So I confess, I didn’t taste my fougasse until 12 to 16 hours after it was baked, during which time it certainly dried out.  But even still, I think it was probably on the dry side from the minute it came out of the oven.  What a waste of delicious cheese, pistachios, and orange flower water!  This time around, I decided to use a more humble, but still quite authentically Provençal, flavoring: oil-cured olives.

I don’t know if you’re familiar with oil-cured olives, but I just love them.  They look a bit like giant raisins, all shriveled up.  But oh, man! do they pack a punch!  I find them much to strong to eat out of hand; but chopped up, I can find a million uses for them.  If you like some giant flavors (think caramelized onions, crushed red pepper, anchovies, etc.), you’re sure to love these.  Here, though, I’ve used a restrained hand with them, using just enough to get little punches of concentrated olive flavor throughout the bread, but not enough to overwhelm.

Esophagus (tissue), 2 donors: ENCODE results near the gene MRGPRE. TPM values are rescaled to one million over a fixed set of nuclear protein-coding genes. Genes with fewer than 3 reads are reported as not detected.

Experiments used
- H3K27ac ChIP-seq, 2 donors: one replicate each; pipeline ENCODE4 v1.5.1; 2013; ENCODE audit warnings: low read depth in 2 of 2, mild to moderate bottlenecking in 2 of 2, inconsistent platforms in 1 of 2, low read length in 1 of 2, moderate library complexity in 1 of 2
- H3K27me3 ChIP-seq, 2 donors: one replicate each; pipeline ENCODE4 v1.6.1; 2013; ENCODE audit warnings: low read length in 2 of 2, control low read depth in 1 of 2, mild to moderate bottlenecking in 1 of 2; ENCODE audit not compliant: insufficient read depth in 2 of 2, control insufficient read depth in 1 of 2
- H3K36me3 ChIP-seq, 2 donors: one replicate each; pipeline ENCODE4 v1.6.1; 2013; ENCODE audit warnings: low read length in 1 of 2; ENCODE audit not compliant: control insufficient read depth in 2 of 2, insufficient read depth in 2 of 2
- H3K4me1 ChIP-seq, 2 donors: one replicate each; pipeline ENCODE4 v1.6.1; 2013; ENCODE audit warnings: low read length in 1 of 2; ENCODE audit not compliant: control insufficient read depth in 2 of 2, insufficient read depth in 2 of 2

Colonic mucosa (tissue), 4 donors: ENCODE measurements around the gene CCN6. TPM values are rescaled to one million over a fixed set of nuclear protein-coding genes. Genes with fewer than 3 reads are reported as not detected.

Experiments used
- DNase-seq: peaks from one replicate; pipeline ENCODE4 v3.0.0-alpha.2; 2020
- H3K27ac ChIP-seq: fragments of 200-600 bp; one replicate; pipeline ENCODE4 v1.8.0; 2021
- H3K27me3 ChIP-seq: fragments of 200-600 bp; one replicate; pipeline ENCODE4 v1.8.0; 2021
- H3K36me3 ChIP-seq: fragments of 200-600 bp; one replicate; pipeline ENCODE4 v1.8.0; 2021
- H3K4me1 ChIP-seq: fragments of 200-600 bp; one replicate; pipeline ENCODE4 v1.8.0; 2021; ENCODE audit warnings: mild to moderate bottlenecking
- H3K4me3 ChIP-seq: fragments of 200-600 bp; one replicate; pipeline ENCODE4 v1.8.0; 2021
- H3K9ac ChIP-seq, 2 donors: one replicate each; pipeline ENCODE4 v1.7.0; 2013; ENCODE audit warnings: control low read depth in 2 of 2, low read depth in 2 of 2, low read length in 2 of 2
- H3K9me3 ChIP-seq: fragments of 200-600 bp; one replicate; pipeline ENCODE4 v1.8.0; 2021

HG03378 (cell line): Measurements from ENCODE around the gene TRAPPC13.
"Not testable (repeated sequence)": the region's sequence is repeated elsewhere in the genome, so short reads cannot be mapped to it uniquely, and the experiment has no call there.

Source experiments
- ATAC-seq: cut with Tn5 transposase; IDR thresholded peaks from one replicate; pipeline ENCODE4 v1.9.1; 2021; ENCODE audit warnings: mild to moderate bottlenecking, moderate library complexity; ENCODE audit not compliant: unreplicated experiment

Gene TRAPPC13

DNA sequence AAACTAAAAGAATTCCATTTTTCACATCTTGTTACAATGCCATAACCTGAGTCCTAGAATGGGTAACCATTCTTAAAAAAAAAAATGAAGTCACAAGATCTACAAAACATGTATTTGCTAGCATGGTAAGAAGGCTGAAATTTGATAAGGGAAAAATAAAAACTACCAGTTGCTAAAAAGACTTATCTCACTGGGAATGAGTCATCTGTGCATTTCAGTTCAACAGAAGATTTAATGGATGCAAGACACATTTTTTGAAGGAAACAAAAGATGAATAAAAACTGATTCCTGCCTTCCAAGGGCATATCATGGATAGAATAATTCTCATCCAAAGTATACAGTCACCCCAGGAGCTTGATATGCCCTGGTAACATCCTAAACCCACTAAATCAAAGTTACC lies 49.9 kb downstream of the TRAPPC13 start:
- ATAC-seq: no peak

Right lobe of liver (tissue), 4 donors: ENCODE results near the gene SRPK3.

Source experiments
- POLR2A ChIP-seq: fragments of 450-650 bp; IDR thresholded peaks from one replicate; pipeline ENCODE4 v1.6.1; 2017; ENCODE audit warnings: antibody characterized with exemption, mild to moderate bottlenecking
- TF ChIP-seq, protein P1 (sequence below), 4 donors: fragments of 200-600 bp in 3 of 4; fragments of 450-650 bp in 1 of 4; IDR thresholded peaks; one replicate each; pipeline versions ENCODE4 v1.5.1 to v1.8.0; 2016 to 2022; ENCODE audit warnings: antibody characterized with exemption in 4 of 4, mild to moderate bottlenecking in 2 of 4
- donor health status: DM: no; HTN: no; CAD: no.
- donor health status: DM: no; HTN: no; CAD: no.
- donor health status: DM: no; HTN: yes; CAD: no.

And this time, I did well.  I’m quite proud of these fougasse (fougasses?)! 

Like the first time around, this dough uses a starter, which lends a greater complexity of flavor, but also makes the dough easier to work with while shaping.  The shaping is deceptively simple to achieve – just flatten, cut, and pull, how easy is that!? – but every little bit helps.  And remember, if the dough starts to resist being shaped, just cover it and give it a 10 minute nap!

The crumb this time is a bit short, from the olive oil, meaning that you won’t find a chewy, artisinal bread (with long gluten, get it?) here; it’s more akin to certain pizza crusts in texture.  The hits of salty olive in the dough is nicely enhanced with a light dusting of salt on top, and gives everything just enough flavor.  And so pretty, too!  Could you even imagine a prettier centerpiece for a special meal?  I’m calling this one a firm success.  And I think this version might just go in my permanent recipe file!

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the streaks on the dough are from lazily drizzling on the olive oil; it's best to brush it on gently!